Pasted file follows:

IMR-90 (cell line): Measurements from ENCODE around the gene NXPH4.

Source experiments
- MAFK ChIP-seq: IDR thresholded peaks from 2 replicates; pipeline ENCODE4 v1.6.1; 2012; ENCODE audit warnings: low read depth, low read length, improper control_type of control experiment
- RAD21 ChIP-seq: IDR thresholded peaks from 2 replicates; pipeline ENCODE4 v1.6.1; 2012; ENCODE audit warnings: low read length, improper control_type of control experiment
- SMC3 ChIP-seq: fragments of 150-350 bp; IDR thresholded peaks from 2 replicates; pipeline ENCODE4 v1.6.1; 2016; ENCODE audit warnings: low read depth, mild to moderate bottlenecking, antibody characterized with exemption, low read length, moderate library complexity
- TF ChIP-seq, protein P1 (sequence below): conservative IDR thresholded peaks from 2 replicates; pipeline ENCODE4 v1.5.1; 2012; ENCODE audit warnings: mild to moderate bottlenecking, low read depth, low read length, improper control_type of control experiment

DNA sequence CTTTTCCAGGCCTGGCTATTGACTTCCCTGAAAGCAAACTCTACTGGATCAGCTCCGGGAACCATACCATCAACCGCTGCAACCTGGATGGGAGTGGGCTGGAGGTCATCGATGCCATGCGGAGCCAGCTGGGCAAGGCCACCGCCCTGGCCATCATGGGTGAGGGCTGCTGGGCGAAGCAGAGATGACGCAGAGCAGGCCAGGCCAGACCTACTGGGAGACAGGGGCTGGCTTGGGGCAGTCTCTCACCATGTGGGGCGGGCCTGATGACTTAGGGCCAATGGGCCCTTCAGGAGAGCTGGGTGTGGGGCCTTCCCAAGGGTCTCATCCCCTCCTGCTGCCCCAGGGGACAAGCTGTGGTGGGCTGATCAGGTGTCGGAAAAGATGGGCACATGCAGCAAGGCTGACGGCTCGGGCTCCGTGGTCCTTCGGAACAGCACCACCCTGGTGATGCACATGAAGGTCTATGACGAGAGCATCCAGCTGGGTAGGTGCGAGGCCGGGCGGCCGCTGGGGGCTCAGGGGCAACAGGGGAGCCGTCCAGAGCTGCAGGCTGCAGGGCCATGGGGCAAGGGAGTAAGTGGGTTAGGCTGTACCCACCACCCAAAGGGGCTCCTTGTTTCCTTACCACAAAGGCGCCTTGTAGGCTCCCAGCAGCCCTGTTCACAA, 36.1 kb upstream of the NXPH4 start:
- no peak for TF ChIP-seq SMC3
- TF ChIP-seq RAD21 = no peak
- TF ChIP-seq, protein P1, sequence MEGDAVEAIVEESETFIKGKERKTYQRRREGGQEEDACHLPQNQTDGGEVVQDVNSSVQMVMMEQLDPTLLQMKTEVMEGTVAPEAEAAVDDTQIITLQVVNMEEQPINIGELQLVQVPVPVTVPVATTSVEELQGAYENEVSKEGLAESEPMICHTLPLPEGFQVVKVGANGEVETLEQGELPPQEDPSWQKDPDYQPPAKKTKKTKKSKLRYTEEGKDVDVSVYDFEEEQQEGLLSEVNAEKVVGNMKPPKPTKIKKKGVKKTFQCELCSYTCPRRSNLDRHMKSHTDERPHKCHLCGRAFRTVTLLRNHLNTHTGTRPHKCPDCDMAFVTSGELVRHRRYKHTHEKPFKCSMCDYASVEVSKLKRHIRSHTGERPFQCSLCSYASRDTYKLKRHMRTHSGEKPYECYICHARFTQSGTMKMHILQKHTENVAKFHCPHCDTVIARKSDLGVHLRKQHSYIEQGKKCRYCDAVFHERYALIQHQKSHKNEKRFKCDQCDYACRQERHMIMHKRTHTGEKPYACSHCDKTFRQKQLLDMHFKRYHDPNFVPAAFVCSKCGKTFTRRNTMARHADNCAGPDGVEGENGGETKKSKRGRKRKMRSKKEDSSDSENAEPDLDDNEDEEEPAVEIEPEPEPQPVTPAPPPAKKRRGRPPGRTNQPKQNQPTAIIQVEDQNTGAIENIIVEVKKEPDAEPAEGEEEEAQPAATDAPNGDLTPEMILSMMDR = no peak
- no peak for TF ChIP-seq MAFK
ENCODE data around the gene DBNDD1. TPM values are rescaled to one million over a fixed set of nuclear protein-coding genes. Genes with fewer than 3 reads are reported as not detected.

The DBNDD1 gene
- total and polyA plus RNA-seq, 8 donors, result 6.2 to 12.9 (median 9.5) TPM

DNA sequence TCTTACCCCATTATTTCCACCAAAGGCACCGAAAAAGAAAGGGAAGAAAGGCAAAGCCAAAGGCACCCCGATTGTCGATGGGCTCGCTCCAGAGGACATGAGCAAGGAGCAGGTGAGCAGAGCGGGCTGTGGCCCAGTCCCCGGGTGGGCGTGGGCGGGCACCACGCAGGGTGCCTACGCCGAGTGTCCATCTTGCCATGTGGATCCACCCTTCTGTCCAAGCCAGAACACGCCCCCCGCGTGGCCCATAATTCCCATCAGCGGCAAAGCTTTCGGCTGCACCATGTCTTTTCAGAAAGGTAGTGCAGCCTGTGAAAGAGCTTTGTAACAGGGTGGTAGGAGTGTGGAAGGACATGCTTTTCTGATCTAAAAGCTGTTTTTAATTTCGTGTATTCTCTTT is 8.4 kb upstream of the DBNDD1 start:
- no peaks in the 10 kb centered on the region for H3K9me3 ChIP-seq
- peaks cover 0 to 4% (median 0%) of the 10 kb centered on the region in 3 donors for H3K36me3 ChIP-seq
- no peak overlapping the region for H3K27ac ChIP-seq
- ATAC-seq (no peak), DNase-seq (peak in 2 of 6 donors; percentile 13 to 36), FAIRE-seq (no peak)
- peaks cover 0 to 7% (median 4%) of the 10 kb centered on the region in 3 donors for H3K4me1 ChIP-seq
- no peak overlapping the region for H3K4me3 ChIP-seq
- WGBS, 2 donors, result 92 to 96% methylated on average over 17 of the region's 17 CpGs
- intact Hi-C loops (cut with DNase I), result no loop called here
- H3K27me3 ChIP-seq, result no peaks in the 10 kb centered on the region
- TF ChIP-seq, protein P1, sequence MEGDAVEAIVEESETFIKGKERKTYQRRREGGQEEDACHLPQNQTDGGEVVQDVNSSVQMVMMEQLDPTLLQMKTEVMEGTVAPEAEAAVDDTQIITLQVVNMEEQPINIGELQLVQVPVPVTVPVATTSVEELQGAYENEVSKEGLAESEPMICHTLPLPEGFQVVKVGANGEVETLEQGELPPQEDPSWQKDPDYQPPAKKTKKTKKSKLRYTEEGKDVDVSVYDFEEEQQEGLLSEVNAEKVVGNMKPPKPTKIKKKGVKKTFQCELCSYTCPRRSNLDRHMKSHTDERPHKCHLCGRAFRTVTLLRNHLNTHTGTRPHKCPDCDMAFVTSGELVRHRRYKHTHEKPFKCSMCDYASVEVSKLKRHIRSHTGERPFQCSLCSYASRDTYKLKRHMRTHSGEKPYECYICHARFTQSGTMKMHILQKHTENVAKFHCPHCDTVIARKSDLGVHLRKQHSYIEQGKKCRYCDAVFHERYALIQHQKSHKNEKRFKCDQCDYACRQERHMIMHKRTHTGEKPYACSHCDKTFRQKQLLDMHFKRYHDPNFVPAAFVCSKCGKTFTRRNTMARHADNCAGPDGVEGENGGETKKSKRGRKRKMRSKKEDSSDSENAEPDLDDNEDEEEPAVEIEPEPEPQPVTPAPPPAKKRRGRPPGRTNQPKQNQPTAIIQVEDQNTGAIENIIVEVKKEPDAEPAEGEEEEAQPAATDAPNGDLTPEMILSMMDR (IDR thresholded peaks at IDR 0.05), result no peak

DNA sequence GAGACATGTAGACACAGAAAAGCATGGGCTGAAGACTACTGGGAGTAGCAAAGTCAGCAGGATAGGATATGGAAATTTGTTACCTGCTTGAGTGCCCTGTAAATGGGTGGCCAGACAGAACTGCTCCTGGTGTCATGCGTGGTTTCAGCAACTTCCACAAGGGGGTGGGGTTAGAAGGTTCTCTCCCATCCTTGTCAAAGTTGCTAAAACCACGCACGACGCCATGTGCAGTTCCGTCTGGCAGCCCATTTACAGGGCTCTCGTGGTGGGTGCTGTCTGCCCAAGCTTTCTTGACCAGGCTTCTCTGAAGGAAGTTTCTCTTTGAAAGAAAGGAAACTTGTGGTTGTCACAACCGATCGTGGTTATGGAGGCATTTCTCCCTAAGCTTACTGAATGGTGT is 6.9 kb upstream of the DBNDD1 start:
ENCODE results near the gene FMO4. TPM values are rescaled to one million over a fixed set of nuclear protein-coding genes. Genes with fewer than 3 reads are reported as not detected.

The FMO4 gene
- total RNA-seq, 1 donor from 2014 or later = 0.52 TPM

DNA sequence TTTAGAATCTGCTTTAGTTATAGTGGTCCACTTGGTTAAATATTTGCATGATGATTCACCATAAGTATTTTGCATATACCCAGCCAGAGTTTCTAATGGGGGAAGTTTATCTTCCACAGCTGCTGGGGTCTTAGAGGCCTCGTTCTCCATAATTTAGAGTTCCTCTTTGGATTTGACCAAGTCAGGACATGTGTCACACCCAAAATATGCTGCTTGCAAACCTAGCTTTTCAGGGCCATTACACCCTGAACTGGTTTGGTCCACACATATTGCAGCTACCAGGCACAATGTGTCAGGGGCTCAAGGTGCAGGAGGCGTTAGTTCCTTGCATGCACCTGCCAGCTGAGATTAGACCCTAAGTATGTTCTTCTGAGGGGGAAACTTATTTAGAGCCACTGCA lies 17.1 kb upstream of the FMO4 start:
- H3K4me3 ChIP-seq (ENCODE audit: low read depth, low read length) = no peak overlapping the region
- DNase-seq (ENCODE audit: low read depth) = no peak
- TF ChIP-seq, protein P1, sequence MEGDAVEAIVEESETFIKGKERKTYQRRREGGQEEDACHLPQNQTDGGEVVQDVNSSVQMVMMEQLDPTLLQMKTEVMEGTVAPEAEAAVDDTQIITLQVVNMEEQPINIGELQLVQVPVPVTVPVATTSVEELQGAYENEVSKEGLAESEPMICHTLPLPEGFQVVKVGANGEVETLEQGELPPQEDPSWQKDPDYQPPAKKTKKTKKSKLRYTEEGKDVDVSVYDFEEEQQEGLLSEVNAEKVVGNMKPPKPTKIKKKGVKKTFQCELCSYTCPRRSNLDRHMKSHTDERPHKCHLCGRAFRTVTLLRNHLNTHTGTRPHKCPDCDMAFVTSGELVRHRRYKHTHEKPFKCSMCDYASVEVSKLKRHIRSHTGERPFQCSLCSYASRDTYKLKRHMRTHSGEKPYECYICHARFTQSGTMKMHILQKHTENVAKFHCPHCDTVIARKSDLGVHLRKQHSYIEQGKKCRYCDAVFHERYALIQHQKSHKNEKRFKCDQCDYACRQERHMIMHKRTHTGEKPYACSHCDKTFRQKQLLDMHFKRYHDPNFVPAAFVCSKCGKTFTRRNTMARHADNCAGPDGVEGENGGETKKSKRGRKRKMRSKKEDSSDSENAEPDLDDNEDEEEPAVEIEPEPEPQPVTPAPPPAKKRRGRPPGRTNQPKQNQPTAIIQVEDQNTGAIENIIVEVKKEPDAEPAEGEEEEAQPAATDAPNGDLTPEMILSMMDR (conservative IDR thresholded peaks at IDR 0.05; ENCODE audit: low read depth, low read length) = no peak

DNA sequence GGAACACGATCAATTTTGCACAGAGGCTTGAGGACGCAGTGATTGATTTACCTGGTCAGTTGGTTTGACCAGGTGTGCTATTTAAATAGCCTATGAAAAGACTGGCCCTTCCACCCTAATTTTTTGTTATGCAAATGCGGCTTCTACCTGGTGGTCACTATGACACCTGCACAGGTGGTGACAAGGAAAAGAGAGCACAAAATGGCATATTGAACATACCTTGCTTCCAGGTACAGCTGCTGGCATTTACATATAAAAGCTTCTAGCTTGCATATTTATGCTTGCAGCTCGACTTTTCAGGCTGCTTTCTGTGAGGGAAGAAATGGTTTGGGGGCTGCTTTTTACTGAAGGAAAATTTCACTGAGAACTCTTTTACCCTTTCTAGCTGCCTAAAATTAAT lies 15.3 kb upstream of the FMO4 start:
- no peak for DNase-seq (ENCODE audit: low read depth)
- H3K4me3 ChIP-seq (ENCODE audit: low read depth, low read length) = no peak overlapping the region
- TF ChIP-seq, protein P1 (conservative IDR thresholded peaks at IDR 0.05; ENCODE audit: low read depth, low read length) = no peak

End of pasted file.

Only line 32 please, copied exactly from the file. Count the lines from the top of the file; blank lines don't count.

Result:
- DNase-seq (ENCODE audit: low read depth) = no peak